Making Art, Creating Infrastructure: deviantART and the Production of the Web
The development and widespread use of Internet technologies and platforms that are grouped under the labels “Web 2.0” and “social media” have led to celebratory accounts of their potential as tools to unleash human creativity. A “creativity consensus” has emerged that describes a vision of creative production via these new platforms as universal, democratic, communal, non-commercial, and revolutionary. The avant-garde of Web 2.0 creativity are said to be young, web-savvy media makers: a new generation that has embraced new technology and is upending old notions of creativity and related cultural practices.
This dissertation challenges these views through an ethnographic investigation of deviantART, the self-described “world’s largest online art community.” The dissertation demonstrates how conflicting ideals of art, creativity, and the web, when put into practice, shaped the site as ideological and technical infrastructure for creative practice and the formation of members’ creative identities.
In their use of the site, participants in deviantART actively, and at times contentiously, engaged with historical tensions concerning both art and the web. The dissertation explores tensions emerging around three sets of concerns: (1) gaining artistic recognition through visibility, popularity, or quality; (2) demonstrating artistic “seriousness” in relation to ways of improving at art; and (3) controlling and circulating work through the concepts of property, “sharing,” and “theft.” The dissertation argues that rather than upending Romantic conceptions of art and creativity, the web uneasily accommodates multiple conflicting ideologies.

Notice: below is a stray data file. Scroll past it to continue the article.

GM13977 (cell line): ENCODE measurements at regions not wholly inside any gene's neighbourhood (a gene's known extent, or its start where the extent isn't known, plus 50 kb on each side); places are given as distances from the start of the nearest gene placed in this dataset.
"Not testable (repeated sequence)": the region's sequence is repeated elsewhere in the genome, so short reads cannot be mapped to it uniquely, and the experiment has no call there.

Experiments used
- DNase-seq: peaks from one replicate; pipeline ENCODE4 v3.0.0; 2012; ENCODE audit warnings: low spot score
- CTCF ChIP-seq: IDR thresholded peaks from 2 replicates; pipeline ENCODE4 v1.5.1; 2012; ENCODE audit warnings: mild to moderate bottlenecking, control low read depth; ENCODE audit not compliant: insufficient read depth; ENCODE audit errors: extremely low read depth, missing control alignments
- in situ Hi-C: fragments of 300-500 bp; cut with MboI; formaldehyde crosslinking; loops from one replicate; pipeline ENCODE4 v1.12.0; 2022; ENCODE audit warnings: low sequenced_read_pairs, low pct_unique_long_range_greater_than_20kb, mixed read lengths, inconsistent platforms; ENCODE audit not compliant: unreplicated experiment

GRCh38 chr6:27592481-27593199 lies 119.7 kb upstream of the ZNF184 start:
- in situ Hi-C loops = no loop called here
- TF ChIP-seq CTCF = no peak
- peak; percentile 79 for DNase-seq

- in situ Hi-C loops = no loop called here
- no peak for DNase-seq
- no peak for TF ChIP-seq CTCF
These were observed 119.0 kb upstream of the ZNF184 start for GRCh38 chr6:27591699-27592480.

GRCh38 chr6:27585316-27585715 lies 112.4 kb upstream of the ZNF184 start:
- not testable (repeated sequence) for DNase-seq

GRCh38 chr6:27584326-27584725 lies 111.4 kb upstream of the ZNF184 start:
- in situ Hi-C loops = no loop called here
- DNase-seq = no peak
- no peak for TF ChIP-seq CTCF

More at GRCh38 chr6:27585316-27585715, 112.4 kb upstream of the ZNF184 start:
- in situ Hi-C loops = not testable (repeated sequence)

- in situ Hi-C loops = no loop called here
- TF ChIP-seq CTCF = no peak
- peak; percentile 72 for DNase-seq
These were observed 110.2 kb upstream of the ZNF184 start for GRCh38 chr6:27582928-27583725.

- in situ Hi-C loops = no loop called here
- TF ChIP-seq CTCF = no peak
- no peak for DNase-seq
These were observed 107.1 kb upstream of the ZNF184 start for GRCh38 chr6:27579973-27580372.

Intersecting with tensions in art are tensions around the web and its overlapping corporate, commercial, and communal uses. deviantART brought together a diverse set of art worlds and creative practices via a seemingly conventional set of interfaces, features, and functionality. In turn, participants on the site helped manifest, reproduce, and transform these tensions in art practice and web use.
These findings illustrate flaws in conventional accounts of creativity in a world with the web—accounts that fail to recognize the active, contested, and ongoing work underlying the mutual production of creative practice and the web.